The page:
A sense of wonder
If we get out of our city or town, away from lights, and go outside at night, it is hard not to be impressed by the night sky. The milky way that is our home galaxy stretches across the sky, thousands of visible stars, many more not visible to the naked eye.
For millennia, people have looked at the night sky and wondered …..
Astronomers estimate there are hundreds of billion of galaxies and maybe a billion trillion stars out there. The universe is awesomely large.
Observations and calculations show that the universe is expanding, and all the evidence indicates that expansion began in the big bang, almost 14 billion tears ago, when all matter, and three dimensional space itself, was compressed into a tiny high energy state. Science can only speculate what happened before that time, and what caused it.
Cosmologists have discovered the laws that govern the universe and expressed them in mathematical equations. Varying the values in these equations allows them to see what difference these changes would make to our universe. The surprising conclusion is that almost all changes would make the universe totally unable to support intelligent life.
Cosmology as evidence for God?
Many early cultures identified celestial objects with gods or spirits, and developed stories of how the universe came into being. Later, as astronomers discovered regularity in the movement of celestial objects, people began to see the universe as the creation of a powerful God.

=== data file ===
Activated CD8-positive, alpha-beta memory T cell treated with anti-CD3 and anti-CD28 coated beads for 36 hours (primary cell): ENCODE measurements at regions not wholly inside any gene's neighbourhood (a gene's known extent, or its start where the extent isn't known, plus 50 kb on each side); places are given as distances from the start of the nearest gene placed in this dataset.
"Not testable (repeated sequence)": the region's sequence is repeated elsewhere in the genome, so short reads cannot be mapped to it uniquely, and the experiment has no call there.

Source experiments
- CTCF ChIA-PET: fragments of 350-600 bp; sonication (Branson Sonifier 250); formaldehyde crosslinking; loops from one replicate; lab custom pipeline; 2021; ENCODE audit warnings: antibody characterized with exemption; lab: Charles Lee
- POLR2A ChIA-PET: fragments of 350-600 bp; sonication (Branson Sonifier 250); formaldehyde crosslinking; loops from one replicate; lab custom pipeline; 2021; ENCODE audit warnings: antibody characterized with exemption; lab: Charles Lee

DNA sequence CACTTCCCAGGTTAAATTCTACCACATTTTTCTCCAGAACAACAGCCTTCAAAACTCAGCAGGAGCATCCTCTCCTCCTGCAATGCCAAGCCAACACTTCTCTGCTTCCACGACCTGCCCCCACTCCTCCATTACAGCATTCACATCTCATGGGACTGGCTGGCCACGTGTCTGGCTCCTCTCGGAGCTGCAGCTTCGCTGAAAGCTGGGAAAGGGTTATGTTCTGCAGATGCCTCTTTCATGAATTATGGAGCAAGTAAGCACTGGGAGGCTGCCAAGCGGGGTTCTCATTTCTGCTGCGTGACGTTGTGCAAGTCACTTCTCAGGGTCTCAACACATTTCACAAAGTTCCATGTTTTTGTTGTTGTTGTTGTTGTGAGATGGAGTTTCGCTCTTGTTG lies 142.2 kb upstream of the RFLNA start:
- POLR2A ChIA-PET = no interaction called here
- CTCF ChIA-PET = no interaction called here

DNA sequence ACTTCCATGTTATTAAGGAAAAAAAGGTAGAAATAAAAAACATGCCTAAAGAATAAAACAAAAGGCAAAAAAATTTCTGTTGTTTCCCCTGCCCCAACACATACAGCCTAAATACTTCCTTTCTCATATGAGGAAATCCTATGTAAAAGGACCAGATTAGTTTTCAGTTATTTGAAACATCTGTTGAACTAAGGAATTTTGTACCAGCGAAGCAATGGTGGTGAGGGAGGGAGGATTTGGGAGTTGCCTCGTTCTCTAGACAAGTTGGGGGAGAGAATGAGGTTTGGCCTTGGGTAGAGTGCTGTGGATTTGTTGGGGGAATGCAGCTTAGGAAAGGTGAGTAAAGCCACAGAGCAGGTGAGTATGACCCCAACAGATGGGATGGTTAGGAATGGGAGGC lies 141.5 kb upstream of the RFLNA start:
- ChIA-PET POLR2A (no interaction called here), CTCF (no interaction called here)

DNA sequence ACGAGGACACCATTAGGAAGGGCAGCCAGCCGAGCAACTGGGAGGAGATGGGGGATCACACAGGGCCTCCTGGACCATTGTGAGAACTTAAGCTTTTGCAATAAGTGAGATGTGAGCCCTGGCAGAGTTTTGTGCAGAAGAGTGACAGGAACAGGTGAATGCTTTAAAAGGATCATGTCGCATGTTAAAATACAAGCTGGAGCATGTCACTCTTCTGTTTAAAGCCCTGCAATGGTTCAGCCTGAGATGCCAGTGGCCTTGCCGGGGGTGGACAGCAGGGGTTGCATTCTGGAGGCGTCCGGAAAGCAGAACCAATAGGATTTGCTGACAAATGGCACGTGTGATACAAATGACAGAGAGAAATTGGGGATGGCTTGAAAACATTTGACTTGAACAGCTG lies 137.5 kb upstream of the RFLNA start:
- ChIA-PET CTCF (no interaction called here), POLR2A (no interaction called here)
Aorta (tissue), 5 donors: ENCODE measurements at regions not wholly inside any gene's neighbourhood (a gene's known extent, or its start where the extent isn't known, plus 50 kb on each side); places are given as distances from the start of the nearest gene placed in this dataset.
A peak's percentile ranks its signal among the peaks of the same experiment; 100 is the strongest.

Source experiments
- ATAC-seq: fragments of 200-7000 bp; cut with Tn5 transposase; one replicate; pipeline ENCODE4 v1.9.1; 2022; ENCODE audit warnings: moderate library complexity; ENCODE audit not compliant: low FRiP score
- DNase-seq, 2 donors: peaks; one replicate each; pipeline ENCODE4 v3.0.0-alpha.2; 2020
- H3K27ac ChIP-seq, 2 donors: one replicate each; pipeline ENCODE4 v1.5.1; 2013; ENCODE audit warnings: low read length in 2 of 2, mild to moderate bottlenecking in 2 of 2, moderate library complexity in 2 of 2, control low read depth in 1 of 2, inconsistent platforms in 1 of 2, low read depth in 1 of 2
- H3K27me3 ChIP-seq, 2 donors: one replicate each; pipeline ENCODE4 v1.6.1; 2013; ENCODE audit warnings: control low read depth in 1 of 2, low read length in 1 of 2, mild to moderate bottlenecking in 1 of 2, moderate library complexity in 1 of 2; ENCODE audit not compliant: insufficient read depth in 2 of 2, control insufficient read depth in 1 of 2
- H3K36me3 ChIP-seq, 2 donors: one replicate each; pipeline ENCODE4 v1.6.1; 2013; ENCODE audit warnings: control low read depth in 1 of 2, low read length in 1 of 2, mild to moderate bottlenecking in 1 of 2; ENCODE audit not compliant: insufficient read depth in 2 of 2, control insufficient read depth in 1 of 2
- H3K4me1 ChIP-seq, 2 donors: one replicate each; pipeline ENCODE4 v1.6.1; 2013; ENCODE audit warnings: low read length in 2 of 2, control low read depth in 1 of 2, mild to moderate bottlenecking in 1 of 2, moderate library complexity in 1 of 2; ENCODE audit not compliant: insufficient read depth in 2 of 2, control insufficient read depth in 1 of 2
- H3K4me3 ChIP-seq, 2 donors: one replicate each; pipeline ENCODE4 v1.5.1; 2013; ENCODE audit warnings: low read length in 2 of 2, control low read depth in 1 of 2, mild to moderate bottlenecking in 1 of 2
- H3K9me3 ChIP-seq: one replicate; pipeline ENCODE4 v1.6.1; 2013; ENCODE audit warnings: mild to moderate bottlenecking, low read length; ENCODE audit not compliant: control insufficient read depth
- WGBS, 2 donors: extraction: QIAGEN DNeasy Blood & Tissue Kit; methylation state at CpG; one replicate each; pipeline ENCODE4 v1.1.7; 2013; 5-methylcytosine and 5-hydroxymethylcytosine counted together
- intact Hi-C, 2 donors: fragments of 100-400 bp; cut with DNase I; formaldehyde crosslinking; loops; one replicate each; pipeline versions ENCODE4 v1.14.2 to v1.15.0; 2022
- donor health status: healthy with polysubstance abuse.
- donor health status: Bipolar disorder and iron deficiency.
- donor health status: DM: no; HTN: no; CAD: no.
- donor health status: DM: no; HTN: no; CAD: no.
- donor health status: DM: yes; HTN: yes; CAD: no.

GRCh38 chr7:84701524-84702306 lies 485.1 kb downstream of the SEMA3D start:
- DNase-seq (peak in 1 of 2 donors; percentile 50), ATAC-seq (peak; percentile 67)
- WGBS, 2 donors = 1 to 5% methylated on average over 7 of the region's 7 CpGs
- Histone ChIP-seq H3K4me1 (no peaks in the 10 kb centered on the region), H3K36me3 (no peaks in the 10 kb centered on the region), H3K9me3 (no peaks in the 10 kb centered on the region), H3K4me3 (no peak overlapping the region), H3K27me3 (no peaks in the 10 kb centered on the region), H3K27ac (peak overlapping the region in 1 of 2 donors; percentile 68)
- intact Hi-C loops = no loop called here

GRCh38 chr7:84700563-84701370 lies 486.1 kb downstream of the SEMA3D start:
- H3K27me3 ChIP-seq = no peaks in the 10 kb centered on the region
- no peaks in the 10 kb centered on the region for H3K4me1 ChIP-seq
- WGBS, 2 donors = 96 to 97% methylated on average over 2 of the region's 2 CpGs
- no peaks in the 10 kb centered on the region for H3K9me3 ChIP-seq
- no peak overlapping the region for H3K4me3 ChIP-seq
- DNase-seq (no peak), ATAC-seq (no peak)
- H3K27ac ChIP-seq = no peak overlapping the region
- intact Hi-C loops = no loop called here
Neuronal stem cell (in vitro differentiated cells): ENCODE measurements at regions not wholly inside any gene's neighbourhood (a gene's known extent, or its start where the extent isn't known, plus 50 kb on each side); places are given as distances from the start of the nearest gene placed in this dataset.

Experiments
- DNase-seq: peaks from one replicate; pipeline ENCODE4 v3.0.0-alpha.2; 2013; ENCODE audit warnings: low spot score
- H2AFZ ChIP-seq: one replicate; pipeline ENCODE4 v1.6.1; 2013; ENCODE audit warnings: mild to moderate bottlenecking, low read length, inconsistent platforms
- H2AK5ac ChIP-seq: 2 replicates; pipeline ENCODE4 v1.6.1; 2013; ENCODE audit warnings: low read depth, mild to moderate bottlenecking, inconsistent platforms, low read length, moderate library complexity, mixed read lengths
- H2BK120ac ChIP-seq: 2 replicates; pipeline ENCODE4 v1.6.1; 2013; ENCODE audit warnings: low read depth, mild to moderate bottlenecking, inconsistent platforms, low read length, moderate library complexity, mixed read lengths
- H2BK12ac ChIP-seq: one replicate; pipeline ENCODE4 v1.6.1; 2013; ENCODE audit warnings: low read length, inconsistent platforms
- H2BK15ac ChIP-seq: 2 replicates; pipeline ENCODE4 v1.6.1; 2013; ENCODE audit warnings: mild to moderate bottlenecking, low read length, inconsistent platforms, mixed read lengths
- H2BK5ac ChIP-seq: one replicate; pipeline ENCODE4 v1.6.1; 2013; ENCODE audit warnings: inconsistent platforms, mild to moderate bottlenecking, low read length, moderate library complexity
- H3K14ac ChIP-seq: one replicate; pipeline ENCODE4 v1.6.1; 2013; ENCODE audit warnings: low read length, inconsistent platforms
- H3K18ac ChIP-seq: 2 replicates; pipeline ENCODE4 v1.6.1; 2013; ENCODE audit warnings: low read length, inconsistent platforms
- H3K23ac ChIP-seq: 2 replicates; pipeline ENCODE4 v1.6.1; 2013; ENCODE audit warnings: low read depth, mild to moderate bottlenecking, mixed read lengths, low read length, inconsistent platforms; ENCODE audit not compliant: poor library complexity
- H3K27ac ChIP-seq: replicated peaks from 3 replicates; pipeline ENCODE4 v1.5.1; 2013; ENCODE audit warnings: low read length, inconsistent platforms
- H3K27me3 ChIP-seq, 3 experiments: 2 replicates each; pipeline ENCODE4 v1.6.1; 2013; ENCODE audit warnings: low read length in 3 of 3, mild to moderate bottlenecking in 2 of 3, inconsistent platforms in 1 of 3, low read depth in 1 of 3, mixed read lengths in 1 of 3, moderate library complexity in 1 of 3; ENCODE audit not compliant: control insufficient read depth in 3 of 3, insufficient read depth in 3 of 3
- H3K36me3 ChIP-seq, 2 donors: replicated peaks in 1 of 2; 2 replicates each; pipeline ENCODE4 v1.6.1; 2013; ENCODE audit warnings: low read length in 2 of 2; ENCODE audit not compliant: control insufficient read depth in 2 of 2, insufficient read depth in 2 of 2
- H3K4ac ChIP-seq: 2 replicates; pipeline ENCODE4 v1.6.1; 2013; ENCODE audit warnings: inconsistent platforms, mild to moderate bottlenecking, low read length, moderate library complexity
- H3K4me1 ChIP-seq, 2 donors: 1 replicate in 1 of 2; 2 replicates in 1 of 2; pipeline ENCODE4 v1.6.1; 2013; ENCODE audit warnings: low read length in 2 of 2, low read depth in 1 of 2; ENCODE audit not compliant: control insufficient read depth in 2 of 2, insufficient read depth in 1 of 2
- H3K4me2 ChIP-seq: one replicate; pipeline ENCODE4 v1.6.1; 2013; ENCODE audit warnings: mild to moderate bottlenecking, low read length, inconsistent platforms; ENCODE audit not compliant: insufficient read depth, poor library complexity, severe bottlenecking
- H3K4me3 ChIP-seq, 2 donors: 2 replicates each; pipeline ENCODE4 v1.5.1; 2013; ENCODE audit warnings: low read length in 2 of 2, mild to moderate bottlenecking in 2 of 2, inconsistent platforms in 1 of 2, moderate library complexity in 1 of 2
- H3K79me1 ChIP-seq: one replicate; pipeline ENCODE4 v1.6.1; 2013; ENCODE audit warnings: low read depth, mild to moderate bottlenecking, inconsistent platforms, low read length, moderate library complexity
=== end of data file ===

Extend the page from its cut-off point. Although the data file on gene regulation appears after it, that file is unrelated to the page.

But is this still a reasonable conclusion in the modern age?
This section of this website explores that possibility through these pages:
How did the universe start? explores the idea that we haven’t found anything in this universe that comes out of nothing, and so the universe could only have begun from a cause outside the space-time universe.
The Cosmological argument expresses these ideas in a formal philosophical manner and examines the evidence both for and against the conclusion that God was the cause.
Science and the design of the universe summarises the scientific evidence that leads to the “fine-tuning” conclusion that of all the possible universes, only an impossibly small number could support life.
Was the universe designed for us? starts with this evidence and looks at the options that might be used to explain this amazing fine-tuning.
The Teleological argument, the formal philosophical argument for God based on the apparent design of the universe, is set out and the objections to it examined.
An alternative fine-tuning argument Cosmologist Luke Barnes has developed a modified form of the fine-tuning argument for the existence of God.
Does mathematics prove God? Mathematics is a fascinating subject (for some), but what does it tell us about the universe and God?
Photo credit: NASA.